Nostalgia: A look back on Cork's Ford factory

Nostalgia: A look back on Cork's Ford factory

Workers outside the Ford factory in Cork in 1926.

THERE was much excitement at the Marina Commercial Park yesterday evening during Culture Night as people were treated to a tour of the former Ford factory, now a distillery. 

Rebel City Distillery and CAB Motors joined forces to bring the legacy of Ford in Cork alive during Culture Night. 

On display was the first affordable automobile and one of the most influential cars of the 20th century, the original Ford T built in 1923 in Cork.

Shift workers leaving the Ford factory in 1929.
Shift workers leaving the Ford factory in 1929.

Over the last year, Rebel City Distillery has renovated the old Ford Building and transformed it into a fully functional distillery where they create, distil and bottle a unique range of spirits on-site.

The business is the first distillery in Cork city for almost 50 years.

Speaking to The Echo, co-founder of Rebel City Distillery and head distiller Robert Barrett said it is a privilege to work in an important cultural landmark. 

"The building is fantastic to work in and now that it is painted and restored is a pleasure to behold each morning," he said.

President Eamon de Valera visits the Ford factory at the Marina in 1936.
President Eamon de Valera visits the Ford factory at the Marina in 1936.

From 1917 to 1984, the factory of Henry Ford & Sons was the industrial hub of Cork city, manufacturing motor vehicles on the banks of the River Lee as one of Cork’s largest employers.

The site, formerly the location of the city park and racecourse situated on the southbanks of the River Lee, was purchased at a cost of approximately £21,000.

The factory originally began manufacturing tractors, but from 1921 cars were built as well.

In 2017 to mark the centenary of the establishment of the factory, the executive chairman of Ford, and the great-grandson of Henry Ford, William Clay Ford Jr attended a Civic Reception at City Hall. 

Ford Anglias and Populars on the assembly line at the Ford factory, 1954.
Ford Anglias and Populars on the assembly line at the Ford factory, 1954.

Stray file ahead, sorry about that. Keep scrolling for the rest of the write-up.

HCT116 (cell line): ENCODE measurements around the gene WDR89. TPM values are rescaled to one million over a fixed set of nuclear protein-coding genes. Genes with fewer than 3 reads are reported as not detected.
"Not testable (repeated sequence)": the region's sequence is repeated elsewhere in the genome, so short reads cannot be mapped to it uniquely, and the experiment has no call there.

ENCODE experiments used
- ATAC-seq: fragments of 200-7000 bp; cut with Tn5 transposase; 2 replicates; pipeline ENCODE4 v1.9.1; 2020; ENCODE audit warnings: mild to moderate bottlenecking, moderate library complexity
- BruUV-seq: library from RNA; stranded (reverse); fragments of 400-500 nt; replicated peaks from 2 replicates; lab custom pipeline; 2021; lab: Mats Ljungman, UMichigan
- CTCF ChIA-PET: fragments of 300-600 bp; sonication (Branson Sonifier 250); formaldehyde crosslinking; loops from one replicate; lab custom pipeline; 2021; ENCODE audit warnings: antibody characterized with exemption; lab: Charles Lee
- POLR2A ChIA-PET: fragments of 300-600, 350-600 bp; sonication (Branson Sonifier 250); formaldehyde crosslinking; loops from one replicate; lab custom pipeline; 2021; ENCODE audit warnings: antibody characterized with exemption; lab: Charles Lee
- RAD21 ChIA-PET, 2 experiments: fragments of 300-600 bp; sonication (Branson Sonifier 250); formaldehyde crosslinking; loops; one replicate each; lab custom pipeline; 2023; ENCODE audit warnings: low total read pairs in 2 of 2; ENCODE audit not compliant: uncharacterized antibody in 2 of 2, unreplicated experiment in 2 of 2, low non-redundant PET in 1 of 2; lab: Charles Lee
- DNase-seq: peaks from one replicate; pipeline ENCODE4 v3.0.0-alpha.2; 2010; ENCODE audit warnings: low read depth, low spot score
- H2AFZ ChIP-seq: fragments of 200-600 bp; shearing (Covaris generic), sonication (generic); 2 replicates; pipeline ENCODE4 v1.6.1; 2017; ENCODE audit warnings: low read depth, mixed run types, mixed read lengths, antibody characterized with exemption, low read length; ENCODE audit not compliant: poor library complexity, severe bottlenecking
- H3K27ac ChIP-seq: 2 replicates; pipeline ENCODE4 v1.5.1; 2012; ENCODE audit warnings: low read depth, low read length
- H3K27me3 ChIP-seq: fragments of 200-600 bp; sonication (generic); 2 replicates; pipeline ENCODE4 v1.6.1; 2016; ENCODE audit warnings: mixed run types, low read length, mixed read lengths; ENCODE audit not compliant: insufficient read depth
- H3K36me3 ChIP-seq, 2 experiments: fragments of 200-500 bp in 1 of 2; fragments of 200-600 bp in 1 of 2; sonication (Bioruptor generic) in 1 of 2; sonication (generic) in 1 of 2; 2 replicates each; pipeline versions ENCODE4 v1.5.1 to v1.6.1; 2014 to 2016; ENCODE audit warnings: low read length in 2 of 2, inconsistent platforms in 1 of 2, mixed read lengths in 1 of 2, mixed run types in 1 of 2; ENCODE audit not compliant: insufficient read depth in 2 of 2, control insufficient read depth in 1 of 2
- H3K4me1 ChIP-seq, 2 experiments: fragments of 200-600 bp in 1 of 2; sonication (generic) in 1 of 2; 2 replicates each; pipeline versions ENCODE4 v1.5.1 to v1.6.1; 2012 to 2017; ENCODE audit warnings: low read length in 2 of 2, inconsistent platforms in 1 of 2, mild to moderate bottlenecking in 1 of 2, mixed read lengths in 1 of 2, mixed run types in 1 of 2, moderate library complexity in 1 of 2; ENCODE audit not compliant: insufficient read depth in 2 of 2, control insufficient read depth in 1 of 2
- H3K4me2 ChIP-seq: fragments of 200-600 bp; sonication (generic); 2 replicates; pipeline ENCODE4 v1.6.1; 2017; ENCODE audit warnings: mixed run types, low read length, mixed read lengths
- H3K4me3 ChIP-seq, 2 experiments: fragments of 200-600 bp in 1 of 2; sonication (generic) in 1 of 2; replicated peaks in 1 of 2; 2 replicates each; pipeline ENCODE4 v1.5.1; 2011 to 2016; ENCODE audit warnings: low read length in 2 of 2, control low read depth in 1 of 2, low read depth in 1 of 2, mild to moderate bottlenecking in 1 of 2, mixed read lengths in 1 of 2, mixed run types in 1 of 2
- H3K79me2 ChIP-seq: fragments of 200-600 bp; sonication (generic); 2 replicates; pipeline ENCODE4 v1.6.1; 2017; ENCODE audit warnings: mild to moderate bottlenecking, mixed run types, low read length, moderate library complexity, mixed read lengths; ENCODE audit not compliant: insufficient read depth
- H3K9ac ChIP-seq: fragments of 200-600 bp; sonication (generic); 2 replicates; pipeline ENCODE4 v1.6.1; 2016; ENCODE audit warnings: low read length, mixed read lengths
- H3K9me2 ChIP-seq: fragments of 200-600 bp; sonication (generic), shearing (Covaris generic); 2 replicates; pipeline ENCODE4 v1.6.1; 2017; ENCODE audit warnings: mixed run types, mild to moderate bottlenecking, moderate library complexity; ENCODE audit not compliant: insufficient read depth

After spending the day at his ancestral home in Ballinascarthy Mr Ford Jr spoke at the reception, to thank the employees for their hard work and dedication through the years.

"We’re not a nameless faceless corporation. We are a family. It’s my family and it’s all of your families. 

"I couldn’t be more proud of the contribution Ford Ireland has made, and we’ve heard just a few tonight, to Ireland and to Cork," he said.

Mr Ford Jr spoke about his great-grandfather’s decision to set up his manufacturing plant in Cork in 1917.

"He did it against advice, by the way, from all of his advisors that said 'Wait, you want to go to Cork, Ireland?’ and he said 'Yes, that’s exactly where I want to go!' 

"He left us a great company, but more importantly he left us a set of values and a set of ethics that guide us today," Mr Ford Jr added.

Students from Kenmare Technical School visit the Ford factory in Cork, 1930. 
Students from Kenmare Technical School visit the Ford factory in Cork, 1930. 

The Lord Mayor at the time, Cllr Des Cahill, also spoke at the event, thanking Ford for its contribution to Cork.

"Cork was such a different time in 1917. 

"What really pulled at my heart was the reason why Henry Ford chose to set up in Cork," he said.

"It was to address the dreadful poverty and the tenement and the unemployment that was in Cork at the time. 

"Fifty percent of our fellow people were on or below the poverty line when Ford set up in Cork," he said.

Henry Ford & Son Limited would remain at the Marina until 1984 when a slump in the car market forced them to close their doors.

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